The reason there was no radiator aperture on later Nationals was the rad was at the front on 680 and Gardner engined ones (Cooling was a problem for export markets with the 500s)

  23. Read an article about the 500,

    6 engines were given to the apprentices / test shop at Leyland they were told to run them to destruction.

    all the engines survived ! running perfectly

    only later the guys found out that the 6 engines had been ” blueprinted ” not off the shop floor,

    Conclusion being sloppy manufacturing processes, as mentioned above,

  24. Ok , i have a Bristol Hess with the 510 . Yes it is smokey ( as picked up by VTNZ ) . Is there a fix or is it replacement ? If the latter , what with and how difficult to exchange ?

  25. We had a fleet of Bison 6wh truck mixers at C & G Concrete Ltd. Our non turbo Fixed Head 500s were adequate.

    On truck mixer application they were left running all day. Start up was followed by loading under the plant with the engine at only medium revs, just pulling 60hp for the mixer. On an average day, 5 loads were delivered locally. At end of day, mixers were washed down to remove concrete from inside the barrel and outside. This used low revs and little power. So there was little thermal stress (hot/cold cycles) to cause internal damage to the complex one piece block.

    We put Allison MT transmissions into all our Bisons from the start. Driver abuse and clutch issues were eliminated. With super singles on the back, site performance and delicate control were brilliant, both forward and reverse.

    Gardner LW and LX, AEC 760 and Leyland 600/680 Power Plus engines had been developed over many years to be reliable. The 500 was light and powerful, but grossly under developed and manufactured badly. It was a strategic disaster.

    Meanwhile DAF continued step by step development of their licence built Leyland 680s to produce very reliable 350hp engines. You know what happened next.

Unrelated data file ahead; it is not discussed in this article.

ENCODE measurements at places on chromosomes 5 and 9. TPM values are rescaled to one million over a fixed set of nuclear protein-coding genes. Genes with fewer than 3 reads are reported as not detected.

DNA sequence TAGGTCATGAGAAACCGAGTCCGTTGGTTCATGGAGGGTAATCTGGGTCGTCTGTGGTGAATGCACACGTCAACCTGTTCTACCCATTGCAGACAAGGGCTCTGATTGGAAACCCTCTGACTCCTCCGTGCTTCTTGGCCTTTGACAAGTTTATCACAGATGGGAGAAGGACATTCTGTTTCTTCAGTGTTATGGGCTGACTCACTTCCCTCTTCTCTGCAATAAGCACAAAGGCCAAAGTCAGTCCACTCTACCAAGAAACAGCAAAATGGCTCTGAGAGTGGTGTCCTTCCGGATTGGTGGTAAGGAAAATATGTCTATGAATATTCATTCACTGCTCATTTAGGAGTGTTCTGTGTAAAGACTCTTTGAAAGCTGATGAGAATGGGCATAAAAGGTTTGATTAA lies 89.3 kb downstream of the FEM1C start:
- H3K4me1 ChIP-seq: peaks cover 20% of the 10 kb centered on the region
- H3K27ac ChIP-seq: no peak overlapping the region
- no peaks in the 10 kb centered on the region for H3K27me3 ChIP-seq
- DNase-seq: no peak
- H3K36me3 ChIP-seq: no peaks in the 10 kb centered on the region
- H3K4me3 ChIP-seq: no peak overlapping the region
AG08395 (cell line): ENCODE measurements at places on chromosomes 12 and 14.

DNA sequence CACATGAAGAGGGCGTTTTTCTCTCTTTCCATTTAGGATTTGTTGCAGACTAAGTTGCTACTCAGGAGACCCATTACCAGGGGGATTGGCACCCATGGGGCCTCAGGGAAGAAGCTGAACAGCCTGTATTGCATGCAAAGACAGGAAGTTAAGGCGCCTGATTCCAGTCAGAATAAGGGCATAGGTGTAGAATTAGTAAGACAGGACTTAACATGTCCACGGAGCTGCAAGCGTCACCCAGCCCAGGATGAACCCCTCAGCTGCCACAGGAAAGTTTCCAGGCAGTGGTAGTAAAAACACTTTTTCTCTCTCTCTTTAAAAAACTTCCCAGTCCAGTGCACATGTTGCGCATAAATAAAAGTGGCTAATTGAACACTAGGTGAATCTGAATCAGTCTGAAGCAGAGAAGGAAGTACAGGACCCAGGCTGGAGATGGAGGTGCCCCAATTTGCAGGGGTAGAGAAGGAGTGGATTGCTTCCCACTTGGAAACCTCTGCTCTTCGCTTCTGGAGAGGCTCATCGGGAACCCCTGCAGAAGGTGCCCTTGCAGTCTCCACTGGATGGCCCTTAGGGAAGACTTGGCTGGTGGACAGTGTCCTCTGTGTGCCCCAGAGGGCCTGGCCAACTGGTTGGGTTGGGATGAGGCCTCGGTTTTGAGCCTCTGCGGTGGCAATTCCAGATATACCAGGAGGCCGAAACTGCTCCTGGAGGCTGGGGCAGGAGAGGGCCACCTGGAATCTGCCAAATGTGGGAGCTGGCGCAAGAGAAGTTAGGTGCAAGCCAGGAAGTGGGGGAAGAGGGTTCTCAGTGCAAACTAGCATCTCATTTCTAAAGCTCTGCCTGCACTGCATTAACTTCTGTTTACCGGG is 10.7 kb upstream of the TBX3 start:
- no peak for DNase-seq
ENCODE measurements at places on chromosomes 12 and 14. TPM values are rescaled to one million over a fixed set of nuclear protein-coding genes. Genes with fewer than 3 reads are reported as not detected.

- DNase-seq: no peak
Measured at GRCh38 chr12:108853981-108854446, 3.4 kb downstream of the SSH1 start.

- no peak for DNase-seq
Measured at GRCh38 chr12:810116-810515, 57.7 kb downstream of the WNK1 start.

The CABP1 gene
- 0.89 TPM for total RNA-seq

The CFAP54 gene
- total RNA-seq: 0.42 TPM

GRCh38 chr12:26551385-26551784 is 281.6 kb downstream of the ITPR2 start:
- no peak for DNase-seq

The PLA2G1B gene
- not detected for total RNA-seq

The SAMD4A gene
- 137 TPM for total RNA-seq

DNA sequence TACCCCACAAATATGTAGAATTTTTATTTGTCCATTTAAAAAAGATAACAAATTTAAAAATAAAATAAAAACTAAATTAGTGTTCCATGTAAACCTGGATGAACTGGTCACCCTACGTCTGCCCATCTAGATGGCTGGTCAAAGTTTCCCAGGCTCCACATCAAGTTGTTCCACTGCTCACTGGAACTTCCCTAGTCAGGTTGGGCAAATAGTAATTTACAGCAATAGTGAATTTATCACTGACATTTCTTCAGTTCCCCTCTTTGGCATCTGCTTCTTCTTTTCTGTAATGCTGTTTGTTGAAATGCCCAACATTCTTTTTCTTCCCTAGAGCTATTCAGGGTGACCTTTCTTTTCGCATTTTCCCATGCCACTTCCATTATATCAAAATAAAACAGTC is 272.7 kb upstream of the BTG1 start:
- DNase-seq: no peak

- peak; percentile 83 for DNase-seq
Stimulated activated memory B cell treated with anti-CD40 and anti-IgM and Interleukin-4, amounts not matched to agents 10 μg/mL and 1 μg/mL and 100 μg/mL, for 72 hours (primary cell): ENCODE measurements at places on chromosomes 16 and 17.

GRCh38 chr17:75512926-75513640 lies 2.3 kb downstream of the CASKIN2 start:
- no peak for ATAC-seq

Leyland should have fully developed their established 400 and 680 engines, instead of betting the farm on the Fixed Head 500 and AEC V8 ego trips. UK industry in general nearly went down the plughole in similar style to Leyland, but luckily Maggie Thatcher arrived in the nick of time.

  26. Thames Water had a large fleet of Bisons back in the day and I worked on them extensively. Agree about cab tilt (First disconnect steering shaft then undo cab rear sprung loaded bolts to tilt) all achieved with an air ratchet to save time. 510 Engine was used to haul sludge around using a manual gearbox. We had at least 8 Bisons. We had a decent set of driverse (one bad one) correct servicing. I fully rebuilt one and can still remember how technically advanced it was. Gear driven overhead cam (gears mounted at rear to de-stress crank) Bucket shim adjustment (no side load on valve, little wear on valve guides and valve seats) every time I checked valve clearance they where correct, I agree a real time eater to set correctly but once done they where done. Centrifugal and standard oil filter, these removed large amounts of dirt from the oil, we used to line the inside of the spinning element in the centrifugal filter with gasket paper saves a huge amount of time trying to scrape out sludge. No drive belts ancillaries gear driven. Removing whole block to rebuild anything to do with valves, pistons etc was a pain Extensive use of RTV sealant and few gaskets. Very advanced engine in its day shame it was not sorted and put together correctly. TL 11 engine used to pull head studs and then head gasket failure. We used to have guy come in drill out tap bigger insert plug, drill and tap to standard stud. These where not unfixable problems just bad management. Good job the rest of country was not suffering from the same problem Ha Ha.

  27. Valves DID used to require regular attention, the exhaust valves would burn out, possible as a result of the over fuelling from the poorly calibrated injector pump.

  28. Hello,

    Fascinating read about these old beasts.

    I did my apprenticeship as a Diesel Mechanic at NZMC in Auckland and we were the Leyland Truck and Bus dealers for NZ.